- those agreements made in non-referring States become financial agreements
that says property or financial resources owned by a spouse party to the agreement will stay in the ownership of that party is taken to be a provision about how the property or financial resources are to be divided.
Other Provisions About Financial Agreements: Section 90UJ
When Are Financial Agreements Binding?
Section 90UJ of the Act lays out the conditions as to when financial agreements are binding. The conditions are as follows:
- The parties sign the agreement.
- Before signing the agreement, a legal practitioner provides each spouse party with independent legal advice about the effect of the agreement on the rights of that party and about the advantages and disadvantages.
- Either before or after signing the agreement, the legal practitioner provides each spouse party with a signed statement stating that the advice was provided to that party.
- A copy of the statement that was provided to a spouse party is given to the other spouse party or a legal practitioner for the other spouse party.
- The agreement has not been terminated or set aside by a court.
Moreover, this section also states that a financial agreement may still be binding, although:
- A legal practitioner was not able to provide independent legal advice to the parties
- A signed statement stating that such advice was provided to the parties was not provided.
- A copy of that statement was not provided to the parties.
Provided that these conditions exist:
- The parties sign the agreement.
- The court is satisfied that the agreement would be unjust and inequitable if not binding on the spouse parties.
- The court makes an order declaring that the agreement is binding on the parties to the agreement.
- The court does not terminate or set aside the agreement.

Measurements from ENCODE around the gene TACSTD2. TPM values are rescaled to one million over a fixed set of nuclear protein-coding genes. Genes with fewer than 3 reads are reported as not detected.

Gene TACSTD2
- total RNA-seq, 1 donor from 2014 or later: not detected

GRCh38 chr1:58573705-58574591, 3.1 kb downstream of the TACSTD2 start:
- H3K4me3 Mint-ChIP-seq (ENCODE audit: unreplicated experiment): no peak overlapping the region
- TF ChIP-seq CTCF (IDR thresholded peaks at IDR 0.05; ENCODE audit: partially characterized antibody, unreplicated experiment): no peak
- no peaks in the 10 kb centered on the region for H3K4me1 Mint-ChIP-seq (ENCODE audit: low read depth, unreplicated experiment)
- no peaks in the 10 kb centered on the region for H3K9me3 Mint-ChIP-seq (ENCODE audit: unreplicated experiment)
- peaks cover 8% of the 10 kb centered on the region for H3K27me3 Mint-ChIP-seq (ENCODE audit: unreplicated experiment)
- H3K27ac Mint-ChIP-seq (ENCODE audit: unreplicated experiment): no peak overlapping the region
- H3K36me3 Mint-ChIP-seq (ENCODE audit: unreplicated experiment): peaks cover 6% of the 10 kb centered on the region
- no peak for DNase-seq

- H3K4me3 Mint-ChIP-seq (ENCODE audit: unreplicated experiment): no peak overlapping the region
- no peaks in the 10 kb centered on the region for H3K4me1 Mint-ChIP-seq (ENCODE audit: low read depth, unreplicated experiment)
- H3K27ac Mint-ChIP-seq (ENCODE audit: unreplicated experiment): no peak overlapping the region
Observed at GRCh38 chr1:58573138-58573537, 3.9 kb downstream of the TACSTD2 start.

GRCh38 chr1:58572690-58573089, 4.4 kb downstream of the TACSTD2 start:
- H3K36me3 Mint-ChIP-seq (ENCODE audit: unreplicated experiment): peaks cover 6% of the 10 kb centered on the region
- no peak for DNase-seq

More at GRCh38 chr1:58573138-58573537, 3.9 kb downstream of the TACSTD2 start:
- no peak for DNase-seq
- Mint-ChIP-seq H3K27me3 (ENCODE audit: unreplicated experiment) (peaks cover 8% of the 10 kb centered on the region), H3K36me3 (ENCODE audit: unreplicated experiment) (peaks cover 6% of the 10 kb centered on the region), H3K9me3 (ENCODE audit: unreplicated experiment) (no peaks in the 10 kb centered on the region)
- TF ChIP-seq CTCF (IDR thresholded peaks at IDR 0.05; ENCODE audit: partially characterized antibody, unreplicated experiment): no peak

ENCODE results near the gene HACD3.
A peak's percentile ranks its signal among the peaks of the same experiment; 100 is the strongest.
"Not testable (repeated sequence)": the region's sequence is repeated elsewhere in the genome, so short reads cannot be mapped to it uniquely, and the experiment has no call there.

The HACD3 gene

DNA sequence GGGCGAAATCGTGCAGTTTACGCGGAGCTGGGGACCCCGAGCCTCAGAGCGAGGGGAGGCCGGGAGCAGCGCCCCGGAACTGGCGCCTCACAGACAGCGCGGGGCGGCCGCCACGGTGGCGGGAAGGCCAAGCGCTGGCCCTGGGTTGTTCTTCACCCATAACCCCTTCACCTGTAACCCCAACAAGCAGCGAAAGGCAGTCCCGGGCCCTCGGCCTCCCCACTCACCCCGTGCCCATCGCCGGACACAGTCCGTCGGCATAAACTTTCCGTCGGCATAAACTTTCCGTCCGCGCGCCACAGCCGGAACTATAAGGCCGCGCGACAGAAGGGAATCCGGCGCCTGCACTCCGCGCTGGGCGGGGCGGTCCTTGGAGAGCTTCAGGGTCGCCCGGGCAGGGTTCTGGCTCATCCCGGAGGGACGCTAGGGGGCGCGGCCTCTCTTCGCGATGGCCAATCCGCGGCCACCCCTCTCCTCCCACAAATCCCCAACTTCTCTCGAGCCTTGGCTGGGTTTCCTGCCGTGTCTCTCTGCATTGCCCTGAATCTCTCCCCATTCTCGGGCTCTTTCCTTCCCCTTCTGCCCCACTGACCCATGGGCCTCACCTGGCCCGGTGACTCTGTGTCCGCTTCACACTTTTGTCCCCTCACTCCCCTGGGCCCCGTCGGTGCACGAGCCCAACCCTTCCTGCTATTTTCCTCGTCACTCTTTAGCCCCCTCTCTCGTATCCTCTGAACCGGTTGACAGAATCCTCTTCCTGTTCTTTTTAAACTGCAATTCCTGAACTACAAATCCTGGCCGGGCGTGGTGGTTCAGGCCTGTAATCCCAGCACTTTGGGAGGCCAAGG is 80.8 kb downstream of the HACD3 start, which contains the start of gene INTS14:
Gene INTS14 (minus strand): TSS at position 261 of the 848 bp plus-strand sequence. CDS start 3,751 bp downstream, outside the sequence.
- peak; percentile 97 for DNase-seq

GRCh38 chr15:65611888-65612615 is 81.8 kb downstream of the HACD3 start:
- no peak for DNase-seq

If a financial agreement is binding, a court may make orders for its enforcement. This means that the court can order one party to the agreement to do something, such as pay money to the other party or transfer property to the other party.
Contact a Family Lawyer for Advice
Lawyers can help in financial agreements under the Family Law Act 1975 in a number of ways, including:
- Explaining the law. Lawyers can explain the legal requirements for financial agreements under the Family Law Act 1975. This includes the need for independent legal advice, the need for the agreement to be fair and reasonable, and the circumstances in which court can set aside an agreement.
- Negotiating terms. Lawyers can help couples negotiate the terms of a financial agreement. This includes discussing the couple’s assets, debts, and financial needs and coming to a fair agreement for both parties.
- Drafting the agreement. Lawyers can draft the financial agreement in a clear and concise way. The agreement should be specific, unambiguous, and in line with the couple’s negotiations.
- Providing independent legal advice. Lawyers must provide independent legal advice to each party to a financial agreement. This means that the lawyer cannot represent both parties to the agreement. The lawyer must advise each party about the terms of the agreement and the implications of entering into the agreement.
- Enforcing the agreement. If one party to a financial agreement fails to comply with the terms of the agreement, the other party can take legal action to enforce the agreement. Lawyers can help enforce financial agreements by filing court applications or taking other legal steps.
If you are considering entering into a financial agreement, it is essential to consult a competent lawyer who is an expert in family law. Our family lawyers at JB Solicitors can help you understand your rights and options and negotiate and draft a fair financial agreement that protects your interests.
Submit an enquiry today.